Stats show Trent Alexander-Arnold needs to learn from Alberto Moreno

It was a good day at the office for Liverpool as they swept aside Southampton with a convincing 3-0 victory ahead of Tuesday night’s Champions League showdown with Sevilla which could decide first place in the group.

That will likely matter very little to Liverpool’s chances of progression, the Champions League could see the likes of Bayern Munich, Juventus and Real Madrid come second in their groups, whereas if Klopp’s side were to come second to Sevilla, they could draw the likes of Barcelona or Paris Saint-Germain. Whatever happens it’ll be fraught with danger.

But what victory this midweek could do is allow Liverpool to build some more momentum and keep morale high.

The performance of youngster Trent Alexander-Arnold at the weekend might also play a part in that. He suffered a rocky couple of weeks and was seemingly targeted somewhat by Manchester City in a defeat at the Etihad Stadium. But it’s not about the difficult spells as much as it’s about how you recover from them, and Alexander-Arnold’s character comes out of it pretty well.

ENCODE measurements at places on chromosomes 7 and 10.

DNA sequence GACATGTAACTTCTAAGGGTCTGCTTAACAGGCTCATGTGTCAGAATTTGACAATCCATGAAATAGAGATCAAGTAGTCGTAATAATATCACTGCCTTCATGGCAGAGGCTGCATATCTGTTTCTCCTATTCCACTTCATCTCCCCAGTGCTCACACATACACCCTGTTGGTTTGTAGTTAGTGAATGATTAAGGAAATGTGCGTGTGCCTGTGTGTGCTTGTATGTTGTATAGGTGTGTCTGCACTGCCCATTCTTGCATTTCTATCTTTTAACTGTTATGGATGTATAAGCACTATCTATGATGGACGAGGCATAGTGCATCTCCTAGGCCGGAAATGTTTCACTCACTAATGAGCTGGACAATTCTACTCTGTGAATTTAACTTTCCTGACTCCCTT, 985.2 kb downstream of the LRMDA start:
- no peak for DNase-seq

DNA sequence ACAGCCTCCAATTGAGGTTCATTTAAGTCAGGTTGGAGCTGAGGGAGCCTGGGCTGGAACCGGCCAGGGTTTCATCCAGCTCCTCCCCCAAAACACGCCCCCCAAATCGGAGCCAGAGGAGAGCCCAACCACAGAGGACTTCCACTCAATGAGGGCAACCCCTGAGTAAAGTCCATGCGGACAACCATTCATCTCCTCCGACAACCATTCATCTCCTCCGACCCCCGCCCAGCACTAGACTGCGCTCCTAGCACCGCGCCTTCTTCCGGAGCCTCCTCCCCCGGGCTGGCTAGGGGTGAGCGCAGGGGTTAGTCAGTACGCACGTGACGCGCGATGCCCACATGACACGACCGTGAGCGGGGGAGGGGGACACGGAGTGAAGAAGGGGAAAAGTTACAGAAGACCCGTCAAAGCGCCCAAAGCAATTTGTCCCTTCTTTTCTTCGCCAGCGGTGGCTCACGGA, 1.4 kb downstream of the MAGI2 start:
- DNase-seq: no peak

Although it was a comfortable victory at home to a team who clearly have plenty of problems of their own, what stood out about Alexander-Arnold’s performance was his contribution: his 70 touches of the ball shows that he was quite instrumental to Liverpool’s build-up play, whilst his four tackles mean that he didn’t shirk his defensive responsibilities either.

Interestingly, though, he put in no crosses throughout the entire game, which speaks to the gameplan that Jurgen Klopp seemed to want to put across – the youngster was involved in the build-up from the right-back position, getting more touches than any of the players on the Southampton team, but was attempting to recycle play.

It was a similar story on the other side, where Alberto Moreno saw a similar amount of the ball, but he too played no crosses the entire game. Clearly both full-backs were under strict orders.

But comparing the two also throws up one difference – whereas Alexander-Arnold’s pass accuracy is a very low 64%, Moreno completed 94.1% of his passes.

Moreno himself has battled through a tough period and now looks to be playing a big role in this Liverpool team, and while it might have sounded strange to say six months ago, if the youngster wants to progress and make the right-back spot his own in the absence of Nathaniel Clyne, he’ll have to emulate Moreno.